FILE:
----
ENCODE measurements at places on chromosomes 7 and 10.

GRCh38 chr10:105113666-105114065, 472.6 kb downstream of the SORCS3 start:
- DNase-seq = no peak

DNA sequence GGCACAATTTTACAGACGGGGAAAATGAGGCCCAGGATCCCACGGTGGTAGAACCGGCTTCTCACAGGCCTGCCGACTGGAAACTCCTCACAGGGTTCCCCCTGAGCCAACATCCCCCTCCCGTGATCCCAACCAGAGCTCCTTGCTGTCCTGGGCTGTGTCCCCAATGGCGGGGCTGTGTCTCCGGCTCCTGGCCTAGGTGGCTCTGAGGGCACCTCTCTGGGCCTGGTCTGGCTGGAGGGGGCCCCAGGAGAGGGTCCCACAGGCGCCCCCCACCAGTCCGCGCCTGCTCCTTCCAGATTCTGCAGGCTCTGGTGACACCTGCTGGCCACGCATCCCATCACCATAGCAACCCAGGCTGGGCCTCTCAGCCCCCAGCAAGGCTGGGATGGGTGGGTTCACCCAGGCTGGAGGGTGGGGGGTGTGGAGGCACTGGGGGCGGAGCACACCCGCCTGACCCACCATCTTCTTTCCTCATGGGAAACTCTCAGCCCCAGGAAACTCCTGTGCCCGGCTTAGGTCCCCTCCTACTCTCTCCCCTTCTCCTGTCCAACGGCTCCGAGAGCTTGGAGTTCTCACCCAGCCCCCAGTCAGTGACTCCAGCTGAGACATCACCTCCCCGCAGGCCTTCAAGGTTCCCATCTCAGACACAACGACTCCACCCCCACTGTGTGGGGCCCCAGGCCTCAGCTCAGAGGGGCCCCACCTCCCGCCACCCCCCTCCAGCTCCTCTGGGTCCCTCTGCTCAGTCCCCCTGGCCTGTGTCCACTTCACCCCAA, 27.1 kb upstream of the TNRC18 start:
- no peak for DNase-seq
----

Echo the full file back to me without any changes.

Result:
ENCODE measurements at places on chromosomes 7 and 10.

GRCh38 chr10:105113666-105114065, 472.6 kb downstream of the SORCS3 start:
- DNase-seq = no peak

DNA sequence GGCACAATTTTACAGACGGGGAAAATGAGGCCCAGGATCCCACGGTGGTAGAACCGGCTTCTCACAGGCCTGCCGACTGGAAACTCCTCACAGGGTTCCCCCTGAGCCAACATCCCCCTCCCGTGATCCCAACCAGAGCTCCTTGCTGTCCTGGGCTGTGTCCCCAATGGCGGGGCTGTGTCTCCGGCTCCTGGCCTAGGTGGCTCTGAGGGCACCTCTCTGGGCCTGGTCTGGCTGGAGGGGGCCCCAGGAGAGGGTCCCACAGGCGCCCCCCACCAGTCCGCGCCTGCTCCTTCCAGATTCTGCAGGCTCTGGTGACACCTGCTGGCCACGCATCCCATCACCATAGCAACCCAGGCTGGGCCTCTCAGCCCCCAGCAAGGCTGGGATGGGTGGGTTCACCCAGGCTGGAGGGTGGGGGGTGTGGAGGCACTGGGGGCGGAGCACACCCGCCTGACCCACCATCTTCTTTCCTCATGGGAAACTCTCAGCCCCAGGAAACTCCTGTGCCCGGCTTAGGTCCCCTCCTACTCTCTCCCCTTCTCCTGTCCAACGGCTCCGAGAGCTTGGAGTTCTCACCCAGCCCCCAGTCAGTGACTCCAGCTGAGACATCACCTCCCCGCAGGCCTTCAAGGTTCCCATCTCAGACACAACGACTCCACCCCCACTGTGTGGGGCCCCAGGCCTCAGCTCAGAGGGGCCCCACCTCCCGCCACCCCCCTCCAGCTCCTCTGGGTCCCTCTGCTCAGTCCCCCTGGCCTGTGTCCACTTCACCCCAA, 27.1 kb upstream of the TNRC18 start:
- no peak for DNase-seq